You may have a legal claim if you think you were fired in retaliation for being a whistleblower. Whistleblowers are protected under state and federal law from retaliation by their employers.
What protections are afforded to whistleblowers, and what can you do if you believe you have been retaliated against?
Laws protecting whistleblowers
Federal laws, such as the Sarbanes-Oxley Act and the Dodd-Frank Wall Street Reform and Consumer Protection Act, protect whistleblowers from retaliation by their employers. These laws also provide financial incentives for whistleblowers to come forward, such as rewards for information leading to successful enforcement action. In addition, employees can also refer to the Ohio Whistleblowers Protection Act.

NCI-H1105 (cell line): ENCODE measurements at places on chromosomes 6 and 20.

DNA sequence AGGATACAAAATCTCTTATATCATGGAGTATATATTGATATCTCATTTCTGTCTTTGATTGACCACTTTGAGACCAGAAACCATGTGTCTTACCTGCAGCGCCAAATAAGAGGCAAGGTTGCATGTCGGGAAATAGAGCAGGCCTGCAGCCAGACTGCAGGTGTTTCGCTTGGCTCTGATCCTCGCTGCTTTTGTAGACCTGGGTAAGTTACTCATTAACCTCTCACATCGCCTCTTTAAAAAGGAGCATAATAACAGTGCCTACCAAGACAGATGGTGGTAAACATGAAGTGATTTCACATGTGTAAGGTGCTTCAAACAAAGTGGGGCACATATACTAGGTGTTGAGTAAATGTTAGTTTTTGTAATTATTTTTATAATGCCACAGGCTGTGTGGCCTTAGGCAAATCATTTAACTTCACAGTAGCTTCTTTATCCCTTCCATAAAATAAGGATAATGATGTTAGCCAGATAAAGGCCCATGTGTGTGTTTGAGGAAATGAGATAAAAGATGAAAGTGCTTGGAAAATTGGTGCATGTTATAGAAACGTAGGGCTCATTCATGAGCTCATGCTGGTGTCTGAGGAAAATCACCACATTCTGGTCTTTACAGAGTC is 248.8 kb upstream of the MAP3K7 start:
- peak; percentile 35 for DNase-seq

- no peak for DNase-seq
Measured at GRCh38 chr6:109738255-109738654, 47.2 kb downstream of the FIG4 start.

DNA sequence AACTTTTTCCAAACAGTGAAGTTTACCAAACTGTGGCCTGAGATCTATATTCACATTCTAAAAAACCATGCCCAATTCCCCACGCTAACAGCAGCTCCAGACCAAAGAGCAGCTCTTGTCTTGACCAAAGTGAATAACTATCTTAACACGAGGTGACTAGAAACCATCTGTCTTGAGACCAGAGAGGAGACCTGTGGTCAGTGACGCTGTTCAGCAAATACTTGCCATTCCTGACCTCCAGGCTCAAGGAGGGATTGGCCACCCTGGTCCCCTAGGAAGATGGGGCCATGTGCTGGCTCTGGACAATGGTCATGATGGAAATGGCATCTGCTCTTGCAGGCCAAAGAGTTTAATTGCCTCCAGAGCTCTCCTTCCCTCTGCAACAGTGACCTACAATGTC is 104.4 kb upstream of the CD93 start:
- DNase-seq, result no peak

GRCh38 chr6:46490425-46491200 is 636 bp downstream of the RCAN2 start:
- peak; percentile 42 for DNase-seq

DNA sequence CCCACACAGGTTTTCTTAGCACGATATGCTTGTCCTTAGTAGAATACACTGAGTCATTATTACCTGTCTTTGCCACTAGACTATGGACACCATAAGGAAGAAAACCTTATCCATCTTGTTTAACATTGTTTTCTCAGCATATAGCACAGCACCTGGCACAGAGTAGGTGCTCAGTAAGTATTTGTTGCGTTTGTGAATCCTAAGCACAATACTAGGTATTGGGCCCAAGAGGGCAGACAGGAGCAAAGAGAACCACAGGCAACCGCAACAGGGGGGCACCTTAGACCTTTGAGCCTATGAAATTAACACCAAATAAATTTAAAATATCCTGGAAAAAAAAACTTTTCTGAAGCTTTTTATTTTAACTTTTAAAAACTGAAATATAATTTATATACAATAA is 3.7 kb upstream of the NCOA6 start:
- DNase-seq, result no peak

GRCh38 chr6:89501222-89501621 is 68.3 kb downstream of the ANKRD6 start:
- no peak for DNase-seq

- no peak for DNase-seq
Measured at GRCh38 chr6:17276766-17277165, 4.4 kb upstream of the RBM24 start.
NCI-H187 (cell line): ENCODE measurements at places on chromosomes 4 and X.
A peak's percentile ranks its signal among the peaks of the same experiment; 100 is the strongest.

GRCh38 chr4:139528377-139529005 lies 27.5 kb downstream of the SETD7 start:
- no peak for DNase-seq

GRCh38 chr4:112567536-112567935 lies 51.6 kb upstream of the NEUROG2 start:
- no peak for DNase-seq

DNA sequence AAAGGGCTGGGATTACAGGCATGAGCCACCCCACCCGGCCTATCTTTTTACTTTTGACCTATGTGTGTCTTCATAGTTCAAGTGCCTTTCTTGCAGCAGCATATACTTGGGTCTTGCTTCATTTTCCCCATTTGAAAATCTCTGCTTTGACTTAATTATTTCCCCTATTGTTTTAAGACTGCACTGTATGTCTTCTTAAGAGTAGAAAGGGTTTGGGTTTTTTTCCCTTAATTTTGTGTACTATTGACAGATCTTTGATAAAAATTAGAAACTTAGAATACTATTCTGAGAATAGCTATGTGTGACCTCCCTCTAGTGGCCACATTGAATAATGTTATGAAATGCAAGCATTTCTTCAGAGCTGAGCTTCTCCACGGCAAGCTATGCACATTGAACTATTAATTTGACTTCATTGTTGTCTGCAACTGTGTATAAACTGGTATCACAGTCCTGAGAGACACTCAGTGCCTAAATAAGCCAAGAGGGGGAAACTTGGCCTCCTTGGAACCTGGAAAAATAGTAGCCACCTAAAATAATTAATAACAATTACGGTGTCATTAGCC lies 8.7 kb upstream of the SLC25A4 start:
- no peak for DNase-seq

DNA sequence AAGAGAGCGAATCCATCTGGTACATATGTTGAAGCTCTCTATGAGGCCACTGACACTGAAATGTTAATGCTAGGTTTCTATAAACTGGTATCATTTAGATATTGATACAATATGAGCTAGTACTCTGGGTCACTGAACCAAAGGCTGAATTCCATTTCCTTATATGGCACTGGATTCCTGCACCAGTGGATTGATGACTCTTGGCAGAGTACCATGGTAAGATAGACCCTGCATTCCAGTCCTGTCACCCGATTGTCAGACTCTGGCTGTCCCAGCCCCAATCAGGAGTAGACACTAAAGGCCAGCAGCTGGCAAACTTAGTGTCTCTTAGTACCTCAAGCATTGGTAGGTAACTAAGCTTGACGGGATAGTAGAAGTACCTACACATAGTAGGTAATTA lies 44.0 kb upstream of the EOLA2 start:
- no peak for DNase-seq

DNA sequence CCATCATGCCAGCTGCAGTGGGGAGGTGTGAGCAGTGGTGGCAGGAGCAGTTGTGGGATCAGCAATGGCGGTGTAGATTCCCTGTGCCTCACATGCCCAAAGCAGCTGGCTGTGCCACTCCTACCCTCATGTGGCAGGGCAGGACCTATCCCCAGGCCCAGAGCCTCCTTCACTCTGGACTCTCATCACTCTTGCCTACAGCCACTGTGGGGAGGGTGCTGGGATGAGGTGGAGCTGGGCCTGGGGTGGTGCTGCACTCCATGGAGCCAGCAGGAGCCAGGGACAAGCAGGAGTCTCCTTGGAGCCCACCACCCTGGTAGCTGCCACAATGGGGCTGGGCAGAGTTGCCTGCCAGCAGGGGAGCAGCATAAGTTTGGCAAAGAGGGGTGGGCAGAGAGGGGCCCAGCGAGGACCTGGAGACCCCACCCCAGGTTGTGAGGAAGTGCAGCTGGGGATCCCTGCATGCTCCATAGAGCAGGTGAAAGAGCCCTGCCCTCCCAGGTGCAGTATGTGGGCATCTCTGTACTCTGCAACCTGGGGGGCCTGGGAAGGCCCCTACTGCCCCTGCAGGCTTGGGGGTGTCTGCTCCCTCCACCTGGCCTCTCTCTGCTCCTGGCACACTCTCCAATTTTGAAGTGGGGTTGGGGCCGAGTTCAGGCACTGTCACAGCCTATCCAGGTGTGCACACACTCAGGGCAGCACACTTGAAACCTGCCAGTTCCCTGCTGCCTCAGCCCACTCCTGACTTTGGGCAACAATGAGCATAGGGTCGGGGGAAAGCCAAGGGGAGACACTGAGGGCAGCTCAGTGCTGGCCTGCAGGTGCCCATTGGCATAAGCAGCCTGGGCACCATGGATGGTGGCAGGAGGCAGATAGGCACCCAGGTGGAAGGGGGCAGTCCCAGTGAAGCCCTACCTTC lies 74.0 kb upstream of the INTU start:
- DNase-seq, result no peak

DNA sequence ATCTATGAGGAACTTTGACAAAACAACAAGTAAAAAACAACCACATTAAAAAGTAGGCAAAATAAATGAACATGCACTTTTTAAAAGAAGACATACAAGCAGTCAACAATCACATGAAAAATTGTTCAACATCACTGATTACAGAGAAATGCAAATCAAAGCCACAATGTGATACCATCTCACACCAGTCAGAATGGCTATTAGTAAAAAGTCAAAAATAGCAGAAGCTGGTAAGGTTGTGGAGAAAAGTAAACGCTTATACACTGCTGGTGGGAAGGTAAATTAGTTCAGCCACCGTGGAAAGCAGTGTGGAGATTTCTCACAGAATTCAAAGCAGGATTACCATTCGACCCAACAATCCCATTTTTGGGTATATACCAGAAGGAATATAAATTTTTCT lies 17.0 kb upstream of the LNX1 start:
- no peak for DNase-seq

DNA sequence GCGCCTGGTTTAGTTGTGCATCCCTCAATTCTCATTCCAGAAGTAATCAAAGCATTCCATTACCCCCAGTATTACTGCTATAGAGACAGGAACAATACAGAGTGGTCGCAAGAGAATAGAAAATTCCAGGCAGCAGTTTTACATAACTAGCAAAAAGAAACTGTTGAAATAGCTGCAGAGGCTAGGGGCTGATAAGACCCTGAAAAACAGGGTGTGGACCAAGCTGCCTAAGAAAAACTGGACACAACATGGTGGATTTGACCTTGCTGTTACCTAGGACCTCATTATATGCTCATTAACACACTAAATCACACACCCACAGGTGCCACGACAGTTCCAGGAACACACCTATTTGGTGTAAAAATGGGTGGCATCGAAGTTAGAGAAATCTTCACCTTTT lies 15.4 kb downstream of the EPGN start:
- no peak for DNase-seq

Suppose you believe that you have been retaliated against for being a whistleblower. In that case, you will need to document any instances of retaliation that you have experienced, such as being passed over for a promotion or being reassigned to a less desirable position.
When you have your documentation in order, bring your concerns to your human resources department and give them a chance to address the issue. If the retaliation does not stop, you may need to file a complaint with the Equal Employment Opportunity Commission or a similar organization.
You should also consider your legal options because you may be able to file a lawsuit if you can prove that you suffered an adverse employment action due to your whistleblowing activities. Taking these steps can help protect yourself from further retaliation and hold your employer accountable for their actions.